Does Texas Have Benefit Corporations?
Benefit corporations, often referred to as B-corporations, have been around for a few years in some states, but are still a new concept in the big picture of business organizations. Traditionally, a corporation's board of director was bound to make decisions for the purpose of benefiting the corporation's shareholders. Benefit corporations allow directors to participate in business activities and make strategic business decisions which promote the common good — but which don't necessarily produce the greatest profit for shareholders.
So, what's the big deal about benefit corporations?
Directors of traditional corporations have a legal duty to maximize economic returns for company shareholders. If implementing a greener business model cuts into profits, shareholders can make a case against the directors for failing to maximize profits.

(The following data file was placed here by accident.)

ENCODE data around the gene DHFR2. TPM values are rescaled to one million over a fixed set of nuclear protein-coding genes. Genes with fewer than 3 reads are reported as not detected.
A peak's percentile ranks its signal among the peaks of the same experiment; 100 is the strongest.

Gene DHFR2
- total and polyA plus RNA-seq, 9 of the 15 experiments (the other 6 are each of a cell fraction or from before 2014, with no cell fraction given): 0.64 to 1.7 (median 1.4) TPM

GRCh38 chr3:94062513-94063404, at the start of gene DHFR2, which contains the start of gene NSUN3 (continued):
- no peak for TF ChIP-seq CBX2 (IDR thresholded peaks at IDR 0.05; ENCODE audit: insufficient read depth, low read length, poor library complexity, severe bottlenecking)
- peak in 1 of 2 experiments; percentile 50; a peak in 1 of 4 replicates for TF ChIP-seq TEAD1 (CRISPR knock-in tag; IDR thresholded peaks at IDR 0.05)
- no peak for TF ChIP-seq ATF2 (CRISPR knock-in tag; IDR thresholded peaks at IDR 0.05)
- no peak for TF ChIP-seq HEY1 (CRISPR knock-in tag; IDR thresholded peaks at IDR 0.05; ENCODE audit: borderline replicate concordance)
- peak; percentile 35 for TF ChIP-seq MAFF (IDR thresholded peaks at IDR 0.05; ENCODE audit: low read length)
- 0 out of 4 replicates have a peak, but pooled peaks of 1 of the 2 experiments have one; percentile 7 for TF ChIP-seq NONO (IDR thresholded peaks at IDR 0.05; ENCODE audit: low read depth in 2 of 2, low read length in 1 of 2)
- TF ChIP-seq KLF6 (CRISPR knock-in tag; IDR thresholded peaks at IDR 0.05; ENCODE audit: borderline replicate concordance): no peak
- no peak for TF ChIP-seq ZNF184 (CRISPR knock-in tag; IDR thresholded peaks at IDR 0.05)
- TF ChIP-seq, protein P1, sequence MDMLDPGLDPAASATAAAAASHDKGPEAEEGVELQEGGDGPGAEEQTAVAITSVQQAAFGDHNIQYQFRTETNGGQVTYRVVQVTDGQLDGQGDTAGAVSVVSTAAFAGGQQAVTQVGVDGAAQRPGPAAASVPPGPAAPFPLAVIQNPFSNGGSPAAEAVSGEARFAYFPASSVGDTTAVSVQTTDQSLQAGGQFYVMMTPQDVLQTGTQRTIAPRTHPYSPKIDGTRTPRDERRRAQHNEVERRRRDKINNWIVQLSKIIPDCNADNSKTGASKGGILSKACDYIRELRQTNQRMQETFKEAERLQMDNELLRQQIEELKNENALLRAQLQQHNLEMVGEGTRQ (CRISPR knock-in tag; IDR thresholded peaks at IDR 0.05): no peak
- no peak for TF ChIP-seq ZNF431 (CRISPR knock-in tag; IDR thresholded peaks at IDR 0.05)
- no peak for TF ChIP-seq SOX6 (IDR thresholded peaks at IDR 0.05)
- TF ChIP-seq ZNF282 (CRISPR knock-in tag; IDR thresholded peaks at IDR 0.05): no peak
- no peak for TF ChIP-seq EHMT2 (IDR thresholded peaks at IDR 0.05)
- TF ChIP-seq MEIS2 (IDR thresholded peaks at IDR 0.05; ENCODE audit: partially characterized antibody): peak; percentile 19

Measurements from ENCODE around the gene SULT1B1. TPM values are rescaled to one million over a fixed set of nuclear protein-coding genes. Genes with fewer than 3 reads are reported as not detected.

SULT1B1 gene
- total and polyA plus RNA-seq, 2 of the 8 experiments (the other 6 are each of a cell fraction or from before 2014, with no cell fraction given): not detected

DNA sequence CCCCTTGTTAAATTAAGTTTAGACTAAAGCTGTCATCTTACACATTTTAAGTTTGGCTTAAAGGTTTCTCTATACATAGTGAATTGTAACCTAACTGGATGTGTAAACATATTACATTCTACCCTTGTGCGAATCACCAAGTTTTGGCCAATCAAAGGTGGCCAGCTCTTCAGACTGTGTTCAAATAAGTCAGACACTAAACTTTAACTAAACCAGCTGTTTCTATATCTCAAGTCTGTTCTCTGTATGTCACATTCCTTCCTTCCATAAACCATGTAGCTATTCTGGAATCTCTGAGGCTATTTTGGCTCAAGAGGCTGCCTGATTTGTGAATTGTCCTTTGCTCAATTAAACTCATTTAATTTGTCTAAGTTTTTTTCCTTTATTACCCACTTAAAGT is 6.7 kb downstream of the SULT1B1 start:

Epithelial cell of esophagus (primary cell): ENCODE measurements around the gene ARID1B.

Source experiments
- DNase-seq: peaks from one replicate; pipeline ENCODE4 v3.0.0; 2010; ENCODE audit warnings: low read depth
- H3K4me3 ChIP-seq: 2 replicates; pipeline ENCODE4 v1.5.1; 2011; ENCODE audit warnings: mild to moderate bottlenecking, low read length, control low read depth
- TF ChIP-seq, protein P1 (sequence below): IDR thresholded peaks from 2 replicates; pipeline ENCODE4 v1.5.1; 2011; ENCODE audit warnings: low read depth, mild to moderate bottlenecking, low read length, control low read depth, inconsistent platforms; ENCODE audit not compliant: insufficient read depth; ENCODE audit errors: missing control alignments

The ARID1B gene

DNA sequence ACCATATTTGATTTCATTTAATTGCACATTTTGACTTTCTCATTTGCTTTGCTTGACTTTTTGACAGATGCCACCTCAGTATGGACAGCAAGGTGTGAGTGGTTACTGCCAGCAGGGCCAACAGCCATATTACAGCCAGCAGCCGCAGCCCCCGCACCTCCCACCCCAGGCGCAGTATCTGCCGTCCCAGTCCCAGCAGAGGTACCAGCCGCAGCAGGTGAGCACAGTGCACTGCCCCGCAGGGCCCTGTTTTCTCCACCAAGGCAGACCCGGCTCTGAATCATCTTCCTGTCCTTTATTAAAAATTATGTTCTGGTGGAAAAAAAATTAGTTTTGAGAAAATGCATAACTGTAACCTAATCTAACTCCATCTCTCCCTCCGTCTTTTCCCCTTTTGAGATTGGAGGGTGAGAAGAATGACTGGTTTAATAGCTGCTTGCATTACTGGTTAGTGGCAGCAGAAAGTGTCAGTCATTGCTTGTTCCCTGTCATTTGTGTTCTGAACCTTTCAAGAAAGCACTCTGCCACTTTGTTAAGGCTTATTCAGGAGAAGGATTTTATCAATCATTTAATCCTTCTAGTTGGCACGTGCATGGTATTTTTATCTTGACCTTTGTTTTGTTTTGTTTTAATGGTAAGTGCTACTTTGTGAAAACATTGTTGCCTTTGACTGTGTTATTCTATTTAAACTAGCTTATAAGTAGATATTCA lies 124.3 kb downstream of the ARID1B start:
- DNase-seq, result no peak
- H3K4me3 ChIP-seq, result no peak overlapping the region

Alternatively, B-corporations are formed for the purpose of making a profit and for promoting the common good. Directors enjoy greater flexibility to promote sustainable “green” business practices and engage in other activities to benefit society.
Besides the obvious potential benefits, reporting requirements could help consumers distinguish between businesses claiming to be environmentally conscious and those who actually make a difference.
When will Texas get benefit corporation law?
Elsewhere, 20 states have passed B-corporation legislation and 16 more have introduced B-corporation legislation. Although the movement is gradually making its way through the country, Texas has not passed a B-corporation law, despite the efforts of interested groups such as the Texas Green Chamber.
For legal advice about starting or managing your business, contact an experienced Bryan-College Station, Texas business law attorney. Our attorneys guide you through business formation and answer your management questions, including employee and compliance issues. Call the Peterson Law Group to make an appointment at 979-703-7014 or fill out our online contact form.